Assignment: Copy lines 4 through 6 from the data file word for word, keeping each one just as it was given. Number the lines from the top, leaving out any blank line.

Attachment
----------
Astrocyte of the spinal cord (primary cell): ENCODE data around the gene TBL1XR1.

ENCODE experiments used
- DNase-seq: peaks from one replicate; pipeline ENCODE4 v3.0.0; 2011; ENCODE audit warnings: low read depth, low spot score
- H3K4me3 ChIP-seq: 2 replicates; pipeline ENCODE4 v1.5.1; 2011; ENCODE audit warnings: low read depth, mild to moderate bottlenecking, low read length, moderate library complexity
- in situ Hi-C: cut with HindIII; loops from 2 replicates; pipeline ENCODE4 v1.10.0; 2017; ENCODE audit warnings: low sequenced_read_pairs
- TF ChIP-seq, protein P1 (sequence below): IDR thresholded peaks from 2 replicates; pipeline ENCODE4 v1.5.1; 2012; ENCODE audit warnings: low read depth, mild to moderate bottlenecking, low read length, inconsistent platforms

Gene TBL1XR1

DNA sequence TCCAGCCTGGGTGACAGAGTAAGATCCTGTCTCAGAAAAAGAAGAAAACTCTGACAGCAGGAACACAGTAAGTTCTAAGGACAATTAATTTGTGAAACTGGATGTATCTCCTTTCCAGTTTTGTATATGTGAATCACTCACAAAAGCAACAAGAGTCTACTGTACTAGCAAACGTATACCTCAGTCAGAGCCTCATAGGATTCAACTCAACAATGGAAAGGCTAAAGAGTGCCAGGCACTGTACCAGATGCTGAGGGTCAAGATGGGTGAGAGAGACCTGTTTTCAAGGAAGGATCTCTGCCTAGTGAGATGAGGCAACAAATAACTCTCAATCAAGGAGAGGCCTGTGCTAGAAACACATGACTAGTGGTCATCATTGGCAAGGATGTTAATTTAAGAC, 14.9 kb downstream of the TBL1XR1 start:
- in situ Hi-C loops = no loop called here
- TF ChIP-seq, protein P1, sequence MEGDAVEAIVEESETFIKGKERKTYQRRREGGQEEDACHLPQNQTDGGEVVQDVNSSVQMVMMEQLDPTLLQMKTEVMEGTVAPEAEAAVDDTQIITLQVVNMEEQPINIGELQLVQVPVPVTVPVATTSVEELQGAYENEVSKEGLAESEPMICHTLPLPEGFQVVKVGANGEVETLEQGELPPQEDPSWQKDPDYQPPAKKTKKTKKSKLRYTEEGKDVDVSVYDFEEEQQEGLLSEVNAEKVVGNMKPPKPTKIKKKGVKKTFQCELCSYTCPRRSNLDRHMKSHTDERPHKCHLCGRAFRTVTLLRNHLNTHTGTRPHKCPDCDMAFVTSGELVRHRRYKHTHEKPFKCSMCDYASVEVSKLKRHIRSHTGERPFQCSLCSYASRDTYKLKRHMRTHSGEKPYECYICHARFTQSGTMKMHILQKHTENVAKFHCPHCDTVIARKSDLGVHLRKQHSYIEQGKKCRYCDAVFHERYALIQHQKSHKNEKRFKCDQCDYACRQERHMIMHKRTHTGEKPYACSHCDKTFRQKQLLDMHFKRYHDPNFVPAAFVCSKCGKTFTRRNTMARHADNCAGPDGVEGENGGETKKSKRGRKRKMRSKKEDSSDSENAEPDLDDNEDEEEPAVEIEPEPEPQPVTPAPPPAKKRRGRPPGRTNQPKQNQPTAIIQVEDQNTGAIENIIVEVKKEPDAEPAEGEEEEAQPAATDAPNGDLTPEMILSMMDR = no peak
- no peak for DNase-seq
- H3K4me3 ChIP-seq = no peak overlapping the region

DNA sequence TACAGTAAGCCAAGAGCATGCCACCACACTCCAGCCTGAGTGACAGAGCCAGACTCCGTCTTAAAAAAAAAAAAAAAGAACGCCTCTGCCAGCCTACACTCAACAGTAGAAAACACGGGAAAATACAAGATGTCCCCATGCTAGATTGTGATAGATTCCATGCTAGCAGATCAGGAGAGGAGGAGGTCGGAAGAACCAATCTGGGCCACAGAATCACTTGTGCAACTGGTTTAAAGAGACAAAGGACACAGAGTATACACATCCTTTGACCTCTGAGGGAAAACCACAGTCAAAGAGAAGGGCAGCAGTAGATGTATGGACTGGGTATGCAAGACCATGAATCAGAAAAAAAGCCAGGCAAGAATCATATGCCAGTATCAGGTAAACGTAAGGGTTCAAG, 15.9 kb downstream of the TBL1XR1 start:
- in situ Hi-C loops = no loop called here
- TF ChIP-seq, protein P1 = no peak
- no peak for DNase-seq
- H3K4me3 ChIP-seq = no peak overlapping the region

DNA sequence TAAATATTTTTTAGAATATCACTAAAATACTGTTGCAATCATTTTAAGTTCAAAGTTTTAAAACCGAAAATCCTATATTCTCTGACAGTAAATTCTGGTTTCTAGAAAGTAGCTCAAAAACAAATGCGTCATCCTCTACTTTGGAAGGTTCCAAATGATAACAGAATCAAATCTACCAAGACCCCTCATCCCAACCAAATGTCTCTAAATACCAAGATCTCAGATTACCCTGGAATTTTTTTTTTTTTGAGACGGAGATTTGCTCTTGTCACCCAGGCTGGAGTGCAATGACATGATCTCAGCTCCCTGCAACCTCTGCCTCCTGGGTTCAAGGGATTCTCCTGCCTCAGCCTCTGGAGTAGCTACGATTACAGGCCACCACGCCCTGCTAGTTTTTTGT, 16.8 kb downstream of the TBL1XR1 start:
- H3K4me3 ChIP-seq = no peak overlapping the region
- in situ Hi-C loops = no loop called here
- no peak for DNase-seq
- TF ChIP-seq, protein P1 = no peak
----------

- H3K4me3 ChIP-seq: 2 replicates; pipeline ENCODE4 v1.5.1; 2011; ENCODE audit warnings: low read depth, mild to moderate bottlenecking, low read length, moderate library complexity
- in situ Hi-C: cut with HindIII; loops from 2 replicates; pipeline ENCODE4 v1.10.0; 2017; ENCODE audit warnings: low sequenced_read_pairs
- TF ChIP-seq, protein P1 (sequence below): IDR thresholded peaks from 2 replicates; pipeline ENCODE4 v1.5.1; 2012; ENCODE audit warnings: low read depth, mild to moderate bottlenecking, low read length, inconsistent platforms